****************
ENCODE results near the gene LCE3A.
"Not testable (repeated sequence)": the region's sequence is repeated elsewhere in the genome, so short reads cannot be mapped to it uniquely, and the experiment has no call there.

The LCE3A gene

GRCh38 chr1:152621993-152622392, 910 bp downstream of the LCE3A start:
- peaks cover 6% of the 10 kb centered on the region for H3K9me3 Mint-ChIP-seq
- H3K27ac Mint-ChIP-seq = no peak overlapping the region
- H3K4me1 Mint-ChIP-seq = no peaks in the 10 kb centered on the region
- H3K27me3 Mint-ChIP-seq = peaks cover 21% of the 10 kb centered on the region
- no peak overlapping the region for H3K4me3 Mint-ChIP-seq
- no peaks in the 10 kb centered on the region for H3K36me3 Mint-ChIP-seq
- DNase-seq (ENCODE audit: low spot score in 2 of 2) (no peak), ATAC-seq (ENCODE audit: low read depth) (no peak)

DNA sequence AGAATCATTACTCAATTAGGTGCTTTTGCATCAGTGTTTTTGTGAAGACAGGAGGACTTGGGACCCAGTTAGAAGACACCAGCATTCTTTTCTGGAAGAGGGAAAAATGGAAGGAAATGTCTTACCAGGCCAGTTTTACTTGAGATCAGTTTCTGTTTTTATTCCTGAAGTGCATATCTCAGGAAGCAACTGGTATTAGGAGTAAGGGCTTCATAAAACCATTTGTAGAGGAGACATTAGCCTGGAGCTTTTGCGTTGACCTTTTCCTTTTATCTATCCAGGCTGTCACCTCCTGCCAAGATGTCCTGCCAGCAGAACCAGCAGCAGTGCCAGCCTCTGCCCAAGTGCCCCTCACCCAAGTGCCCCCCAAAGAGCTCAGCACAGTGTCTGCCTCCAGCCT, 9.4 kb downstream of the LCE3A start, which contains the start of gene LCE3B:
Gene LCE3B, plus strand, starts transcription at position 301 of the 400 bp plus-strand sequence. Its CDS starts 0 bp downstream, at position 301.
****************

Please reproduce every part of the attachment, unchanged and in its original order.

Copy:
ENCODE results near the gene LCE3A.
"Not testable (repeated sequence)": the region's sequence is repeated elsewhere in the genome, so short reads cannot be mapped to it uniquely, and the experiment has no call there.

The LCE3A gene

GRCh38 chr1:152621993-152622392, 910 bp downstream of the LCE3A start:
- peaks cover 6% of the 10 kb centered on the region for H3K9me3 Mint-ChIP-seq
- H3K27ac Mint-ChIP-seq = no peak overlapping the region
- H3K4me1 Mint-ChIP-seq = no peaks in the 10 kb centered on the region
- H3K27me3 Mint-ChIP-seq = peaks cover 21% of the 10 kb centered on the region
- no peak overlapping the region for H3K4me3 Mint-ChIP-seq
- no peaks in the 10 kb centered on the region for H3K36me3 Mint-ChIP-seq
- DNase-seq (ENCODE audit: low spot score in 2 of 2) (no peak), ATAC-seq (ENCODE audit: low read depth) (no peak)

DNA sequence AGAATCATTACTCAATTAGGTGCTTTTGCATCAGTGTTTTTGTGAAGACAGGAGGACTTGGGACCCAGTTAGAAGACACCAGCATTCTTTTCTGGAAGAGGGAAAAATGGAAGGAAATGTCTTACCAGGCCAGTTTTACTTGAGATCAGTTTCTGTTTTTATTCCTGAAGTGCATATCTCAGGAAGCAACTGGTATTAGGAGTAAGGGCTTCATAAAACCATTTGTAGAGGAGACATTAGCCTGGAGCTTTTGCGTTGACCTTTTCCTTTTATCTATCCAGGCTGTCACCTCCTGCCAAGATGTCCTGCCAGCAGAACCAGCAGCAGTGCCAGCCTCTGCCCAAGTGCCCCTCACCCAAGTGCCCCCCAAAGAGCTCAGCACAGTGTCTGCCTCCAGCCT, 9.4 kb downstream of the LCE3A start, which contains the start of gene LCE3B:
Gene LCE3B, plus strand, starts transcription at position 301 of the 400 bp plus-strand sequence. Its CDS starts 0 bp downstream, at position 301.